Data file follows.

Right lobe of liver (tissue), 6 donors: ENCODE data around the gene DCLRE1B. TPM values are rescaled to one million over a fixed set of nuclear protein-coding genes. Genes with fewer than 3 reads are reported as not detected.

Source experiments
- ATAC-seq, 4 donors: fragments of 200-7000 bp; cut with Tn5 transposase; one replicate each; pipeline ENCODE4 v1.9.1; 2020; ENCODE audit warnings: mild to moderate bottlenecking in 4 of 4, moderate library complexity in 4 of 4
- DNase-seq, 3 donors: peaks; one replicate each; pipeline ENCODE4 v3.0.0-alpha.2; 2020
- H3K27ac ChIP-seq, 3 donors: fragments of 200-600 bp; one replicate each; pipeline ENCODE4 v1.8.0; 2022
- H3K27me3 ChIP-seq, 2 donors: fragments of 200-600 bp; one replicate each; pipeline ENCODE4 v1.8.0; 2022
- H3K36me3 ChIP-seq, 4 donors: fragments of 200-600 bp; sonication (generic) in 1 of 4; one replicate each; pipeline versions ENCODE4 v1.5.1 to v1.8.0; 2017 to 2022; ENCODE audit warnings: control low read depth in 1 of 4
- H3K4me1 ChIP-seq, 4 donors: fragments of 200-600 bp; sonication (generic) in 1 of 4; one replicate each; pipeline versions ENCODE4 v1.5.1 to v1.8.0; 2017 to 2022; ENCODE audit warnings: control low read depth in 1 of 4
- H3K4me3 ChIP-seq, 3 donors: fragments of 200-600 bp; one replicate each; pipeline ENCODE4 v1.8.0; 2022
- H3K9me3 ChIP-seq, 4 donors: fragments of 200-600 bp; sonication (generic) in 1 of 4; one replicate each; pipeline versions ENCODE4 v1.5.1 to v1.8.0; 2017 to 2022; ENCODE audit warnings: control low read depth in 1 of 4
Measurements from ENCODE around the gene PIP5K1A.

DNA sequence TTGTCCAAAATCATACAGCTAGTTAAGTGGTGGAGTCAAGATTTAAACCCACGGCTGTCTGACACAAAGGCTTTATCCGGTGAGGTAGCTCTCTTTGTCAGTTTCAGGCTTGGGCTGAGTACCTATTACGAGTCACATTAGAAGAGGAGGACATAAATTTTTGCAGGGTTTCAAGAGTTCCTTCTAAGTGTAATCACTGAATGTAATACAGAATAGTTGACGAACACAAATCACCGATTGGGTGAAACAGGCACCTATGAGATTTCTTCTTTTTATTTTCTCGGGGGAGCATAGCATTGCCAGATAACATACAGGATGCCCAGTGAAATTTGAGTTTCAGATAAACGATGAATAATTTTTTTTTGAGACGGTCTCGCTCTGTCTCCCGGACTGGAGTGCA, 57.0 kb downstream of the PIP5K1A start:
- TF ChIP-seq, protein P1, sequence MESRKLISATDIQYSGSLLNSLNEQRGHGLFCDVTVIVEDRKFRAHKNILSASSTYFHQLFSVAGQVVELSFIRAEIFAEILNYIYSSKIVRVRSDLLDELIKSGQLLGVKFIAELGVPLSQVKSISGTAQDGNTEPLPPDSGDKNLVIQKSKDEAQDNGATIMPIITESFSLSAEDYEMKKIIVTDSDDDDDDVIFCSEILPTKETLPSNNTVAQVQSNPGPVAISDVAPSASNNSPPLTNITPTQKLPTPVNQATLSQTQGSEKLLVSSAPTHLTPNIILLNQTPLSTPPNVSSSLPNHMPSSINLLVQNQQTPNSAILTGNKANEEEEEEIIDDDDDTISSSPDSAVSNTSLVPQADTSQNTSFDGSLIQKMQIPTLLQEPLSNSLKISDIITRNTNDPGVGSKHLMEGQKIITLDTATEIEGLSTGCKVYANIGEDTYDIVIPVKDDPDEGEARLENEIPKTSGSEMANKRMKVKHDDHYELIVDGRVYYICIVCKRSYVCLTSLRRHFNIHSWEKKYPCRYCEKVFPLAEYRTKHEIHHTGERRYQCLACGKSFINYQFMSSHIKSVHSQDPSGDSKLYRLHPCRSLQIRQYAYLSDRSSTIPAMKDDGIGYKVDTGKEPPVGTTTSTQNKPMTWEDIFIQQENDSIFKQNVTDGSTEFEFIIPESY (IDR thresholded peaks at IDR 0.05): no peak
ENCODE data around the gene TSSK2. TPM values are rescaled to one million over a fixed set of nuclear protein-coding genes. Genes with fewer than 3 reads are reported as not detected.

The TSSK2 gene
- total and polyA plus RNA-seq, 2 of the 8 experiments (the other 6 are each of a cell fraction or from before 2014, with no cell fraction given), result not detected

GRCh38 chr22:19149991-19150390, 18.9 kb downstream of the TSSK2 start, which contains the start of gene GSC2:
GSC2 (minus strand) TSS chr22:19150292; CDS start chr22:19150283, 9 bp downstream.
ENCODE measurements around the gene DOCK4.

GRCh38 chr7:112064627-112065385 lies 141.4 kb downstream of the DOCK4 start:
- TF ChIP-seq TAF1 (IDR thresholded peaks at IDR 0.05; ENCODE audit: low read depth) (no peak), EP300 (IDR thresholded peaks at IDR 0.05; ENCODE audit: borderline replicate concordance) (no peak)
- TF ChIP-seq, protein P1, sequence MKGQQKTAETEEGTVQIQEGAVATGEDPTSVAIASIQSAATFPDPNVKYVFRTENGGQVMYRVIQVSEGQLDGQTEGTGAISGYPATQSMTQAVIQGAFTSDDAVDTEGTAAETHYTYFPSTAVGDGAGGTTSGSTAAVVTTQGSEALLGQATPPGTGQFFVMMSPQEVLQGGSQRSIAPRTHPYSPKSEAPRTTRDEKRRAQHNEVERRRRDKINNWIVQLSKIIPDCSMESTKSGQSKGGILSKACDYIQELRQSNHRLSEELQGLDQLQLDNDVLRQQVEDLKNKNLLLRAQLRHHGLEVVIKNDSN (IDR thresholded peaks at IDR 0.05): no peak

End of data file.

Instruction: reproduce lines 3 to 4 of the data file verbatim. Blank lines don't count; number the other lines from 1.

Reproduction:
- ATAC-seq, 4 donors: fragments of 200-7000 bp; cut with Tn5 transposase; one replicate each; pipeline ENCODE4 v1.9.1; 2020; ENCODE audit warnings: mild to moderate bottlenecking in 4 of 4, moderate library complexity in 4 of 4
- DNase-seq, 3 donors: peaks; one replicate each; pipeline ENCODE4 v3.0.0-alpha.2; 2020